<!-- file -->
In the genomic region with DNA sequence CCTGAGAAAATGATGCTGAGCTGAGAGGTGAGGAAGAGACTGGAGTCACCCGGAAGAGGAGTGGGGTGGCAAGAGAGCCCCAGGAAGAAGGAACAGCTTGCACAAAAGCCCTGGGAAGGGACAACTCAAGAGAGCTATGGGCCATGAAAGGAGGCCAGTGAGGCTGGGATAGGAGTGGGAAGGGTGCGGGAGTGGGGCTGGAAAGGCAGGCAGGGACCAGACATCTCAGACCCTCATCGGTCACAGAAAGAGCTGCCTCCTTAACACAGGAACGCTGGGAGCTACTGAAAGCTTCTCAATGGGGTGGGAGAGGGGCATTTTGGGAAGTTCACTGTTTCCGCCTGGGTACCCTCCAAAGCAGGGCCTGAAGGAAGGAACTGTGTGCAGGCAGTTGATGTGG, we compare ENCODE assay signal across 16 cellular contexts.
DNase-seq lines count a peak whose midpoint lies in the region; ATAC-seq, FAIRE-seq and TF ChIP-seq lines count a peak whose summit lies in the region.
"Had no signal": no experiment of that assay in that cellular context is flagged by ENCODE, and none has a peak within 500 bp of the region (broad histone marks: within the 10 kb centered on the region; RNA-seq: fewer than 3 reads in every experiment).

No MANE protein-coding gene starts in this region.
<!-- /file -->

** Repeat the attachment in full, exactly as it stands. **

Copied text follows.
In the genomic region with DNA sequence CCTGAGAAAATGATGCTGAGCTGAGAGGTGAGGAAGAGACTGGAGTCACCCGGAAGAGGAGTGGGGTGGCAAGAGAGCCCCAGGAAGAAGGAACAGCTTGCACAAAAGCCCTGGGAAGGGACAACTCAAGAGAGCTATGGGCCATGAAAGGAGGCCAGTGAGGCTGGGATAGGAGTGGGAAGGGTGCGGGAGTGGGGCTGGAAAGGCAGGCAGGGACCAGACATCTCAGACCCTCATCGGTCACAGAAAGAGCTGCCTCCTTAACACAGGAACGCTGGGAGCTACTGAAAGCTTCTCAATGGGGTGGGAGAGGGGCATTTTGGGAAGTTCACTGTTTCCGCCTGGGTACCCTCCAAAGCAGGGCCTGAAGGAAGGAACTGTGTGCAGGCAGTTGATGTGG, we compare ENCODE assay signal across 16 cellular contexts.
DNase-seq lines count a peak whose midpoint lies in the region; ATAC-seq, FAIRE-seq and TF ChIP-seq lines count a peak whose summit lies in the region.
"Had no signal": no experiment of that assay in that cellular context is flagged by ENCODE, and none has a peak within 500 bp of the region (broad histone marks: within the 10 kb centered on the region; RNA-seq: fewer than 3 reads in every experiment).

No MANE protein-coding gene starts in this region.